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The Crush Spread

The Crush Spread
The spread is defined as buying one futures contract, and selling a different, but related futures contract. Specifically, when trading the crush spread, you would buy soybeans and sell its respective products, the soybean meal and soybean oil. This is what is referred to as being crushed. If you buy the soybean meal or the soybean oil and sells soybeans, that is what is referred to as being rever...
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Spread Trading Idea 03/31: ZSX17 - 2*ZCN17

Spread Trading Idea 03/31: ZSX17 - 2*ZCN17
Today I am looking at a so called ratio spread: Long 1 November Soybean and short 2 July Corn. The spread looks interesting to me because it is trading at a level where it could turn around again and follow its seasonal pattern to the up-side. The current level (approx. 235) has provided support several times. The seasonal statistic looks promising as well, with 17 winning trades in a row. But thi...
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Trading Idea: GFJ17+ZCK17-2xLEQ17

  Today I am looking at a very “strange” butterfly spread: Long 1 April Feeder Cattle and one May Corn and short 2 Live Cattle August. I have to admit that it is difficult to find an entry into this trade by looking for chart patterns but it is easy to see the possible support around the current level. OK, the spread moved a bit lower in July last year but this happened when there was not eno...
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Optimized Entry or Exit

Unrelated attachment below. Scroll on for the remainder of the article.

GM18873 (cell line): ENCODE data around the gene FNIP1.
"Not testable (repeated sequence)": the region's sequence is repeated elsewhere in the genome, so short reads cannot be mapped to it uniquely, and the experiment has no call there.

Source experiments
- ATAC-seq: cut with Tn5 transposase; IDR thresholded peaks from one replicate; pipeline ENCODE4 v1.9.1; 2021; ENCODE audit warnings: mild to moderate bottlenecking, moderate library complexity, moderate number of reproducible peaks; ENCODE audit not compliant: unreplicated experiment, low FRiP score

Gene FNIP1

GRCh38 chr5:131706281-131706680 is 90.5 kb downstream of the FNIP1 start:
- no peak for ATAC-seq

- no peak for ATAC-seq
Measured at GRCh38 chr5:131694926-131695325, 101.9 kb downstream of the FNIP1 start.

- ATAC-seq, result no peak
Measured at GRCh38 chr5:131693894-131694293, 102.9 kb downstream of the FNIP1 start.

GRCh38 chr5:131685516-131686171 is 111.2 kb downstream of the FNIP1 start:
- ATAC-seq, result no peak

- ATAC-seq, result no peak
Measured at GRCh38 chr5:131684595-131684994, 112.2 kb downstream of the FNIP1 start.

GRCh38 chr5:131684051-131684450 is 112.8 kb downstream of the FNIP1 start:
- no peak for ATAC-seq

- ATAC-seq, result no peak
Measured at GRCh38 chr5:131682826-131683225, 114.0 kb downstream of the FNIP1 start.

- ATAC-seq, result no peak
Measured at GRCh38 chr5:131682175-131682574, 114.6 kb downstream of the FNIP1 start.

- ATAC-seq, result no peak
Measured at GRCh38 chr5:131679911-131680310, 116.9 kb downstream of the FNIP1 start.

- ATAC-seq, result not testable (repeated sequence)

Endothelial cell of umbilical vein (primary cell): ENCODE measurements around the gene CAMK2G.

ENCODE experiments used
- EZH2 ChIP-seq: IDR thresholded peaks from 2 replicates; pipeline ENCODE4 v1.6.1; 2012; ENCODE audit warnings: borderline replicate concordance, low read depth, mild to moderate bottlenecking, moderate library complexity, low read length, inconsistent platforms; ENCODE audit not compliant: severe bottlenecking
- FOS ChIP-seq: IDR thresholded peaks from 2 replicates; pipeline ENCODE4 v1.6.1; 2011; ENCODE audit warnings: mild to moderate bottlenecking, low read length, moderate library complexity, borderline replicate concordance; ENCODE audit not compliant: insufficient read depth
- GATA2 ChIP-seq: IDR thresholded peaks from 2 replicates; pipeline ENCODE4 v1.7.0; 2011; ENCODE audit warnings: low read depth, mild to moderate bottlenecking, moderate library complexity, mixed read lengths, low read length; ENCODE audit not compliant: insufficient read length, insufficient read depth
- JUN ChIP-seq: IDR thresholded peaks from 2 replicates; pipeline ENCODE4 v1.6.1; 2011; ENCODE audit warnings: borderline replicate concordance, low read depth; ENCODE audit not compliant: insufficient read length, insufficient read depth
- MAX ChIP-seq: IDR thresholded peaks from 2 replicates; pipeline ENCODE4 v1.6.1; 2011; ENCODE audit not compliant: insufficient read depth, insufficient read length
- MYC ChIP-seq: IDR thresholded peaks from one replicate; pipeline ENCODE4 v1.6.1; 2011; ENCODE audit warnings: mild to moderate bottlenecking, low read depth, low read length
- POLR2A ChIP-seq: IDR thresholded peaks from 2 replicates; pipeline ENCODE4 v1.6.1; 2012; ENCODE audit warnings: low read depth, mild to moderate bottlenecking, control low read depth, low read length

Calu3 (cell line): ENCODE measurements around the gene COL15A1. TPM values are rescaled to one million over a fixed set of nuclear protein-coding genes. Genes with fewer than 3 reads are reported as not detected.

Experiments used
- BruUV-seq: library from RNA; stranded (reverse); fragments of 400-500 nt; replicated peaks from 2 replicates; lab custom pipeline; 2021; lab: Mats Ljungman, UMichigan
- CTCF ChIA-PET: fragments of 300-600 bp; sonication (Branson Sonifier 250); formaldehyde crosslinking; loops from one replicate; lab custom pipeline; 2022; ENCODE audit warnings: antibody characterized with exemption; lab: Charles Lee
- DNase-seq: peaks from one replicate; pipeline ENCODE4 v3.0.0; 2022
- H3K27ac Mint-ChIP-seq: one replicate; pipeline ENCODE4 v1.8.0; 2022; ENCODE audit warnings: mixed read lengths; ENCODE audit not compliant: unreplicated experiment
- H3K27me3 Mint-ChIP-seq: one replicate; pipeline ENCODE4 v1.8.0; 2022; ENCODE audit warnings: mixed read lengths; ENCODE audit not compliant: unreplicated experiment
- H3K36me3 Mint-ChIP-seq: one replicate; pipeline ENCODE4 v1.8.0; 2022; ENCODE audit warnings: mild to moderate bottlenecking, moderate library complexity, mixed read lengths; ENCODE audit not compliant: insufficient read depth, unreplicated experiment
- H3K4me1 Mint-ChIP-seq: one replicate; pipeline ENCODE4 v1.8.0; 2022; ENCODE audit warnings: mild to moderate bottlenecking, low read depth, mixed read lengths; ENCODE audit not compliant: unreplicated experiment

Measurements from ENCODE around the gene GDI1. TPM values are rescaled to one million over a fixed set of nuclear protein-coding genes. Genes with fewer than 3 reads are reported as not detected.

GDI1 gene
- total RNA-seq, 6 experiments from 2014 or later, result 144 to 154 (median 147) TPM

Optimized entry (green vertical line on the chart below) or exit (red vertical line on the chart below) is part of seasonal patterns. For example: the spread X–Y shows a strong seasonal up move in July with an optimized entry date on July 3 and an optimized exit date on July 28. This means “usually” the spread moves up between July 3 and July 28, but this is just based on statistical data of the p...
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Looking at how the money supply affects trading in the markets.

There are two important components of federal market activity which affect long- term economic activity and stock and commodity values; these are interest rates and money supply. A contracting money supply was one of the factors that caused the Great Depression of the 1930's. In the early 1980's most traders focused almost totally on the money supply figures, which would cause cash bonds and T-Bi...
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Derivative transactions, including futures, are complex and carry a high degree of risk. They are intended for sophisticated investors and are not suitable for everyone. There are numerous other factors related to the markets in general or to the implementation of any specific trading program which cannot be fully accounted for in the preperation of hypothetical performance results, and all of which can adversely affect actual trading results. For more information, see the Risk Disclosure Statement for Futures and Options.